The contrast came in the men’s ice hockey tournaments, which appeared well thought out and structured competitions. Separating nations into three different divisions added an interesting complexion to the event, rather than wondering about the extent of Kazakhstan’s victory over Macau would be.

Instead we had Thailand emerge as winners of the second division men’s tournament, with four wins in normal time and one in an overtime period. The idea of Thailand going unbeaten in an ice hockey competition is one that takes you time to get your head around. Granted, they played against Chinese Taipei, the United Arab Emirates, Mongolia, Hong Kong and Singapore, but at this stage I would argue that is who they should be playing against.

Rather than being set up as lambs to the slaughter in a top division, Thailand were given a chance to claim victories and have the chance to develop their team. I am not suggesting they could become a force in ice hockey, but perhaps a reward of a promotion could be in order at some stage should they continue to progress.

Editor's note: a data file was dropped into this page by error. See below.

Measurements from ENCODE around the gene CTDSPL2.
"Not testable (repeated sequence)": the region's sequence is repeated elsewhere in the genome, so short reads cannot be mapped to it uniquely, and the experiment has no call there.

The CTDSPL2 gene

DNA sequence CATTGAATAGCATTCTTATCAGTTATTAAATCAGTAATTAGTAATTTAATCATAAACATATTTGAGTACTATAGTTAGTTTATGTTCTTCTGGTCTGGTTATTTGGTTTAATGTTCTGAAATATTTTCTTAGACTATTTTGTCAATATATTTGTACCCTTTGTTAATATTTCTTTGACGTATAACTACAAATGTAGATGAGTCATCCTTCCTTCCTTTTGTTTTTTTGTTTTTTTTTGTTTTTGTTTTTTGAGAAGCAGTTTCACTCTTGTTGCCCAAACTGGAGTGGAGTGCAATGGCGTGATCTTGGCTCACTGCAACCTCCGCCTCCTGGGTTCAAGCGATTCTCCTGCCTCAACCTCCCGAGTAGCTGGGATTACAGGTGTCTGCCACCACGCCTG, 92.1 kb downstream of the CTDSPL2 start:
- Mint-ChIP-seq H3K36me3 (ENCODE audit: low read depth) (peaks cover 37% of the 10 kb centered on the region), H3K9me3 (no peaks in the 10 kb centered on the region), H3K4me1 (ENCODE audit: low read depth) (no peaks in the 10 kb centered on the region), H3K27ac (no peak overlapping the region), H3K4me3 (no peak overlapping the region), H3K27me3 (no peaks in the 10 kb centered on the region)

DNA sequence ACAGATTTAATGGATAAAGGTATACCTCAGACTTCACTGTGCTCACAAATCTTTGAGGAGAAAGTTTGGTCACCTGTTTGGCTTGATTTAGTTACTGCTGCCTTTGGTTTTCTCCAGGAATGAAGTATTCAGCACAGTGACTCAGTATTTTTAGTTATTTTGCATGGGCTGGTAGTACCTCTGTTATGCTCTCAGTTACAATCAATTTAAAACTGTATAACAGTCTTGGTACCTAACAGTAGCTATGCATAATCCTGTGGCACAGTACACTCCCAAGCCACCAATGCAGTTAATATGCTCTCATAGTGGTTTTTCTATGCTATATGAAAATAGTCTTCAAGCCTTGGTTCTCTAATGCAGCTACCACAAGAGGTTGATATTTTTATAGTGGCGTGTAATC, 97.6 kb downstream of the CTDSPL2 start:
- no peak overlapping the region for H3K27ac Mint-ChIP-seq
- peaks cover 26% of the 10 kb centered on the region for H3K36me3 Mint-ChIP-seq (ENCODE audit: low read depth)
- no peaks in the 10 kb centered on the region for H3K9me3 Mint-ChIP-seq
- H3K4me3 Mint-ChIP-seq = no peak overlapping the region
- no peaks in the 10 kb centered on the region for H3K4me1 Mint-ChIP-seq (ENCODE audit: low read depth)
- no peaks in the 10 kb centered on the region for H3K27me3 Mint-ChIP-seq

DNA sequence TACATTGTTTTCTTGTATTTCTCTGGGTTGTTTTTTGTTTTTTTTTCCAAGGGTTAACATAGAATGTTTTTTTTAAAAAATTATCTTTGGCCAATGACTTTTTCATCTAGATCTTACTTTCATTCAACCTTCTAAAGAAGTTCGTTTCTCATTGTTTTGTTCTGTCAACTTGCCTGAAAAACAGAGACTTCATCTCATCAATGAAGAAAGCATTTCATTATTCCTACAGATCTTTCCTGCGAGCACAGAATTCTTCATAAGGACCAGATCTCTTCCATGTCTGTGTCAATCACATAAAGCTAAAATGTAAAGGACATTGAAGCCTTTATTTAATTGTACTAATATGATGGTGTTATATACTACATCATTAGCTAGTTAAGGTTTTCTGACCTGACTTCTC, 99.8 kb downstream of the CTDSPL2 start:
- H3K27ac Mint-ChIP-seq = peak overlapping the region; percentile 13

There is a debate which could be had around formats like this in different sports.

For instance, the European qualification for the FIFA World Cup. Rather than subjecting the minnows to hammerings at the hands of the likes of Spain and Germany, a preliminary competition against each other would allow for the smaller nations to develop and earn the right to advance to face the top sides.

The counter-argument would come in rugby, where the Six Nations appears to be a closed shop, despite Georgia hammering on the door to be included.

Sapporo 2017 has provided a fairly compelling case for nations for development to be placed high on the agenda. After all, how many occasions to figure skaters from the United Arab Emirates, skiers from Sri Lanka and ice hockey teams from Macau get to compete in high level competitions, which are attended by good crowds.